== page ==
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Why We're Worried About Dragon Age 4

Dragon Age has long been a staple of the RPG scene thanks to BioWare's skill at crafting complex stories and memorable characters. Dragon Age: Origins stole many hearts with its dark heroic fantasy setting and emphasis on player choice. Dragon Age 2 followed in 2011, moving the franchise two steps forward and one step back. Though a disappointment to some, the sequel polished the core combat system and other mechanics, laying the groundwork for Dragon Age: Inquisition, the multi-region triumph that launched in 2014.

Over half a decade has passed since the last game in the series released, leaving fans hungry for the next installment. Though Electronic Arts and BioWare have confirmed the project, a lack of communication, company restructures, a decline in game quality, and troubling rumors have left many concerned about the fate of Dragon Age 4. Here's what you need to know about the situation at BioWare and the implications for the Dragon Age series.

Details about Dragon Age 4 remain scarce

BioWare teased a new Dragon Age title at The Game Awards in 2018 via a minute-long trailer. The video centered on a representation of the Lyrium Idol introduced in Dragon Age 2 before culminating in an image of Solas and Fen'Harel, accompanied by #TheDreadWolfRises. Though it seemed to confirm Dragon Age 4 would center on the fallout of Solas's actions in the Trespasser DLC, the reveal and accompanying blog post from Mark Darrah and Matthew Goldman spawned more questions than answers.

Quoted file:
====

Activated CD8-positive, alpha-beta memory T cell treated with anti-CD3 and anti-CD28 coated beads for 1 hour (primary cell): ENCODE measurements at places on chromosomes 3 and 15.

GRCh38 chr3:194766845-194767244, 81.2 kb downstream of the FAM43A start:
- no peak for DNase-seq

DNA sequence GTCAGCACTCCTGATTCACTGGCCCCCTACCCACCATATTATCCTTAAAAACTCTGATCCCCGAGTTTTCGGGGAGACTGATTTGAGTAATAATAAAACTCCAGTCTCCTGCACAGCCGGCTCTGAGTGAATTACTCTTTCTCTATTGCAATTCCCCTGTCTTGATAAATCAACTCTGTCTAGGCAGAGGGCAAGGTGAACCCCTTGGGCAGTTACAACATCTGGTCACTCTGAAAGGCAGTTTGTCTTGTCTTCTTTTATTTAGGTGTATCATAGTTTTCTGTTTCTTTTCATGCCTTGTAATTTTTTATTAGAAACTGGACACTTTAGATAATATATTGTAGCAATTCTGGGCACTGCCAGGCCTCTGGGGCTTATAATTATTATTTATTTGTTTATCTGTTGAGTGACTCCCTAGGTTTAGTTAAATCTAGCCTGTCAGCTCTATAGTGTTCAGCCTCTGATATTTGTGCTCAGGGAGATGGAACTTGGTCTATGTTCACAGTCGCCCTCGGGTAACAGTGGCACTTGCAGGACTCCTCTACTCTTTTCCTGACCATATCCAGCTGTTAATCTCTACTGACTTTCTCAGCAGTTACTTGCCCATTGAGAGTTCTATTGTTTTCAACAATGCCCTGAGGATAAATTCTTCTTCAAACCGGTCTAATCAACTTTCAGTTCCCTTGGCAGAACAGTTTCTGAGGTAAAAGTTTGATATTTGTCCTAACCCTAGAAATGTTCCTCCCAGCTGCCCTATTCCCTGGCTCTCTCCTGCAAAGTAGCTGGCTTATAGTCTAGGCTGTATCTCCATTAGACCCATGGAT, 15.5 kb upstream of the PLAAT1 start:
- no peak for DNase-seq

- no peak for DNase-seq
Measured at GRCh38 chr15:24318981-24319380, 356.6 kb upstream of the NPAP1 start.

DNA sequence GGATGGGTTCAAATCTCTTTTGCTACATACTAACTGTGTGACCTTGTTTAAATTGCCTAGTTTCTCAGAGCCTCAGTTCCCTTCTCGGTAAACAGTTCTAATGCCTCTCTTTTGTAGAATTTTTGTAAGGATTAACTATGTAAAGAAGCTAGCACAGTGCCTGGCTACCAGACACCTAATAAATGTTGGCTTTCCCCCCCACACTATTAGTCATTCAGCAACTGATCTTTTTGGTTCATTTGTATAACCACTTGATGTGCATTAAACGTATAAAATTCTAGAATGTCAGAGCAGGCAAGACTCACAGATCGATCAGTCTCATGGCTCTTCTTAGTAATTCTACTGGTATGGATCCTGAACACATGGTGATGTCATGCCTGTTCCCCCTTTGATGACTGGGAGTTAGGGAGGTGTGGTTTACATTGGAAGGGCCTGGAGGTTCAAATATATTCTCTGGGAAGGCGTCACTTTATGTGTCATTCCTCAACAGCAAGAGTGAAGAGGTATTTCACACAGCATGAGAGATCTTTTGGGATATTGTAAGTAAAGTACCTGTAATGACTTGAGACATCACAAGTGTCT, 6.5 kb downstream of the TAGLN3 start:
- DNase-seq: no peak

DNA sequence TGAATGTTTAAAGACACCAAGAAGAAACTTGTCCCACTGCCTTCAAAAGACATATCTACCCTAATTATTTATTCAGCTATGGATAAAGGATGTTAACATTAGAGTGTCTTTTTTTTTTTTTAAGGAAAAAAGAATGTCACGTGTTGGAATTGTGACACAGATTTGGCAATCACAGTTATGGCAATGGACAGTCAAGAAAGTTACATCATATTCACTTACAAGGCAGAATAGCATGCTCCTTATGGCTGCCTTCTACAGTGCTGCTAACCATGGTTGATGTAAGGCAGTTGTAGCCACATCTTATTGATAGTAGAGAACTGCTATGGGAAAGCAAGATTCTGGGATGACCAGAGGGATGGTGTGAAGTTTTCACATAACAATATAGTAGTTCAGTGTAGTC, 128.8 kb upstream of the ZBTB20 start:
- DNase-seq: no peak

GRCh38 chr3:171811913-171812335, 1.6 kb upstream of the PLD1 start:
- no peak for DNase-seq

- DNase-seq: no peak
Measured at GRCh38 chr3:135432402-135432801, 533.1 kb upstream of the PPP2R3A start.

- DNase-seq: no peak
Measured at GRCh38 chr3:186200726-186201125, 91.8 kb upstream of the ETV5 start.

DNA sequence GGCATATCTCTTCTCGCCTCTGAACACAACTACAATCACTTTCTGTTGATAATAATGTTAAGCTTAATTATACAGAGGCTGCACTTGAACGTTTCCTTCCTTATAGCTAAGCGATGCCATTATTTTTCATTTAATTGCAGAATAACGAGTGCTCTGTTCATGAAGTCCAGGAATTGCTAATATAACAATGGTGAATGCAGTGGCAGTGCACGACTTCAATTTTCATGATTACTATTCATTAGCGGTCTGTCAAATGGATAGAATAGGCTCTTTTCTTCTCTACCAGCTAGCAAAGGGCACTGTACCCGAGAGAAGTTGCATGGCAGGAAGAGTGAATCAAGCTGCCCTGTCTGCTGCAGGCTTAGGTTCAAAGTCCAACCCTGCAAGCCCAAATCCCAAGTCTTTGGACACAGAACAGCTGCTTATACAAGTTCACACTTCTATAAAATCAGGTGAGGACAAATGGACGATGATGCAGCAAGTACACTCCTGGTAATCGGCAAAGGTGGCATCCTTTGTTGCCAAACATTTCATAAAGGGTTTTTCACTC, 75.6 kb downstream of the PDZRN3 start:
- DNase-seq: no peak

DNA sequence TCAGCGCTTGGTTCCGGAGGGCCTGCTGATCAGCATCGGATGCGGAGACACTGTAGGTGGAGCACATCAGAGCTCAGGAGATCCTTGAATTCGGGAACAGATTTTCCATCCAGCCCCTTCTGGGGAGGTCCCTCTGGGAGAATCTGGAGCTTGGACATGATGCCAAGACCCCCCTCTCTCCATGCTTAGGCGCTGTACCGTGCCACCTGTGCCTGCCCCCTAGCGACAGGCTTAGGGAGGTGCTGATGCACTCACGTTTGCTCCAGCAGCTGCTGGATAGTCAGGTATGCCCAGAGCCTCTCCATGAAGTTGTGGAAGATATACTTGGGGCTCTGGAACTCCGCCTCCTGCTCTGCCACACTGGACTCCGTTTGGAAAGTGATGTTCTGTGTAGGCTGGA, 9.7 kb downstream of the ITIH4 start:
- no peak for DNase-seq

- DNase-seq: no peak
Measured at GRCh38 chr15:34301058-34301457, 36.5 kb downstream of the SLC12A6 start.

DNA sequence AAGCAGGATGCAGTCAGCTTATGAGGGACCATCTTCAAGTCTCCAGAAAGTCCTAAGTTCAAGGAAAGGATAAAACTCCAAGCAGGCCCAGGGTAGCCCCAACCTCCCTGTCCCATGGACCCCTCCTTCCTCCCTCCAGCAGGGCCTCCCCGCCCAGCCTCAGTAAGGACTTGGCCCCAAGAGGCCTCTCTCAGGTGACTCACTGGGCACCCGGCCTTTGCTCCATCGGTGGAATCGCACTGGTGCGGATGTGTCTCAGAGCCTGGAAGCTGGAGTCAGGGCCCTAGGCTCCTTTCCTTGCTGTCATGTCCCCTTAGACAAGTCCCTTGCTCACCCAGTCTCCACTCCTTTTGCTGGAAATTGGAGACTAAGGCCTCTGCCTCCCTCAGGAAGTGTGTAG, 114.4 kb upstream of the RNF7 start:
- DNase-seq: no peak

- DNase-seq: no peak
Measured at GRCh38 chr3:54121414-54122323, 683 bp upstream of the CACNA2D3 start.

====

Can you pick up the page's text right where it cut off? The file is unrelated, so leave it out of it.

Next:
Despite Darrah's assurances that the next Dragon Age game has been in the works for "quite a while now," the developers have offered little else to appease fans. In July 2019, Dragon Age lead writer Patrick Weekes announced Dragon Age: Tevinter Nights, an anthology of Dragon Age short stories set to release on March 10, 2020. This seemed to confirm rumors that the next game would take place in the Tevinter Imperium.

Later in 2019, Mark Darrah sent out a series of tweets showing illuminated-manuscript style art, a screenshot of a winter path, and a gif of a four-legged spider. He followed this up on Dragon Age Day in December with a "slightly redacted" screenshot showing what looks like a branch or leaves in a small square in the top corner. That's it. BioWare and Electronic Arts haven't shared any other details about the game.

Dragon Age 4 lost its lead producer

About nine months after BioWare unveiled The Dread Wolf Rises at The Game Awards, Fernando Melo, the lead producer for the project, left the company. Melo had been with the studio for 12 years, serving as the producer for Dragon Age: Origins and Dragon Age 2

"Tonight I got to write my name up at our local pub, alongside many other amazing peers over the years, and it reminded me of a lot of folks no longer here that I miss dearly," Melo tweeted on his last day.

Though Melo seemed to go out on a high note, his parting words point towards a concerning trend of high-profile departures from the studio. The lead producer of Anthem left BioWare only days before, and Chad Robertson, Anthem's chief developer for live service, followed suit in October. While both Melo and Robertson claim to have left their respective projects in good hands, it's hard to imagine what the future of both franchises will look like without the involvement of key team members. 

Beyond Mark Darrah and Matthew Goldman, how many Dragon Age veterans remain with the company? And will they be able to stay true to the aspects of the series so many gamers fell in love with?

EA has already cancelled Dragon Age 4 once

For a game first introduced to the public at the close of 2018, Dragon Age 4 already has a long and checkered history. According to Kotaku's Jason Schreier, work on Dragon Age 4 began in 2015 following the release of Dragon Age: Inquisition's critically acclaimed Trespasser expansion. While part of the Inquisition team moved to Mass Effect: Andromeda, Mike Laidlaw, Mark Darrah, and a few dozen developers began dreaming up the next entry in the series under the code name "Joplin."